This retrospective offers a global, contextualised view of Luis Camnitzer’s multi-faceted work, spanning nearly sixty years. As an essayist, art critic, curator, teacher, lecturer and a creator of objects, actions and musical compositions, Camnitzer focuses on art’s transformative capacity, viewing it essentially as a product of reflection. His practice, whether it be artistic, or through his essays or teaching, is defined by its approach to the controversial issues of our times: the criticism of art-commodity, the demystification and obsolescence of the role of the artist in consumer society, the strategies power uses to impose its logic and perpetuate its control, or the capacity of neoliberal societies to turn education into an instrument of propaganda and thus render it irrelevant, all through the signifying role of language, with its ambiguities and arbitrariness, and images’ power to evoke. With these tools Camnitzer seeks to awaken the active participation of the viewer and their involvement in the artistic process.
The show is structured around three stages in the artist’s development: the first reflects on ‘Camnitzer’s conceptualism’ specifically, which takes as its point of departure the dematerialisation of the art object, yet in contrast to classical conceptualism, inasmuch as it does not linger on self-reference or the autonomy of art, encompassing instead political and social reality. In the 1960s he produced Mail Art pieces, such as Adhesive Labels (1966) and Envelopes (1967), and later others like Autorretratos/Selfportraits (1968–1969) or the installation The Living Room (1969), in which wall and floor objects are represented via linguistic descriptions, blending into the reduced space of a room, into the borders between the visual and textual.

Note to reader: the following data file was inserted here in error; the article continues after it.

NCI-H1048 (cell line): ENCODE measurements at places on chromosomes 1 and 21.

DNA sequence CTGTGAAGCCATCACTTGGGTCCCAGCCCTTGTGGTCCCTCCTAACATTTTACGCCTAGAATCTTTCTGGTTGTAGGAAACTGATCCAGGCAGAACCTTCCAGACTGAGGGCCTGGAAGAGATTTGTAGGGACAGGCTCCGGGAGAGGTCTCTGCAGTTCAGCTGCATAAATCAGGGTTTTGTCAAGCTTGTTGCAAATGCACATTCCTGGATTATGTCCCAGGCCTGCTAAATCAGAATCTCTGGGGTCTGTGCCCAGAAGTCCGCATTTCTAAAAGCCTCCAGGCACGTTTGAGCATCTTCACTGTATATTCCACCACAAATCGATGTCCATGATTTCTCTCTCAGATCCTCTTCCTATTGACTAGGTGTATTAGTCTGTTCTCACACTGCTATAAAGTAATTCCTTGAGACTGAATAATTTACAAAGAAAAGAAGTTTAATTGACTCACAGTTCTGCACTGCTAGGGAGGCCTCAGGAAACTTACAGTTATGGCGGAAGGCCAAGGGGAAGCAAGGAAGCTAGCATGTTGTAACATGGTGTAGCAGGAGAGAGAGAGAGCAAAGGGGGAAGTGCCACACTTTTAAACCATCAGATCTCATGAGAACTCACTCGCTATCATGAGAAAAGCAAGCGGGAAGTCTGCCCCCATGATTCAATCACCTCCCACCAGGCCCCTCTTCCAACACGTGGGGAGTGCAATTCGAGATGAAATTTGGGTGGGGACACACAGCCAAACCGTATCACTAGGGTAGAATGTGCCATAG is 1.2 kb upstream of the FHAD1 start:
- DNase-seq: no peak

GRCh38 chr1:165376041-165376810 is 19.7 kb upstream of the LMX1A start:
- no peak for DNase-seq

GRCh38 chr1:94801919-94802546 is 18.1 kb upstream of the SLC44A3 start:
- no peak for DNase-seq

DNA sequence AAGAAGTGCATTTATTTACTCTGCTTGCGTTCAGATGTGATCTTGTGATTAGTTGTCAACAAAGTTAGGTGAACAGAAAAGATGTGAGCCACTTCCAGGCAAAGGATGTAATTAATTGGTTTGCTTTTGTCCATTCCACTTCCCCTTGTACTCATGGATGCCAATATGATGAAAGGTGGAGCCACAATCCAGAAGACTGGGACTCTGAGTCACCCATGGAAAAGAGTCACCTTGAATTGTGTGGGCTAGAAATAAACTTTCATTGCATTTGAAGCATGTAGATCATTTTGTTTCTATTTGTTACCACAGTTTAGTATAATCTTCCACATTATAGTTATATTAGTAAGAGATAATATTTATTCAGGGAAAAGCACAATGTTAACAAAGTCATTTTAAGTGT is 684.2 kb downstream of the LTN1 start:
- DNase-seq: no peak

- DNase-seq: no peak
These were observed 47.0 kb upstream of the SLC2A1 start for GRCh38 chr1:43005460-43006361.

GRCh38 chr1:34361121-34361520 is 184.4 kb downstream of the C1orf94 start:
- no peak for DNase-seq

The second stage is the natural outcome of the first, but with more expository and evocative works, where visual elements carry more weight; works which could be classified under the epigraph ‘political art’. Although this trend began in the 1970s with Leftovers (1970), it wasn’t until the 1980s and 1990s that Camnitzer produced his higher-impact political works, for instance The Uruguayan Torture Series (1982), Los San Patricios (1992) and El Mirador (1996).
The third and final stage of the exhibition spotlights Camnitzer’s most recent output, and its awareness of widespread political failure resulting from the rise of the neoliberal system and above all the defence of an art which must work in total unison with education, understood as learning, speculation, questioning, defiance, discovery and a collective task to aid knowledge. This ideology is present in the series Insults (2009) and The Assignment Book (2011), or in large-scale installations Lección de Historia del arte, Lesson Nº 1 (2000) and El aula (2005).
The work Failed Utopias, included in this section, gives the exhibition its name, at the express wish of the artist. Chiming with his usual irony, Camnitzer alludes to the ‘dark’ history of the Sabatini Building as a hospital and as a place for ‘lunatics, or the insane’. The retrospective also constitutes a time frame of Camnitzer’s utopia, which he defines as “a process through which one seeks perfection, where perfection, like a mirage, constantly grows distant at the same speed one believes oneself to be nearing it. Something similar to the revolution in the revolution”.
Born in Lübeck (Germany) and raised in Uruguay, Luis Camnitzer moved to New York in the 1960s, where he focused on his art, essays and teaching work. He is currently professor emeritus at the State University of New York. Camnitzer regards himself as a Latin American artist exiled in the contemporary art capital, and is unquestionably a key figure in the development of twentieth-century Conceptualism.
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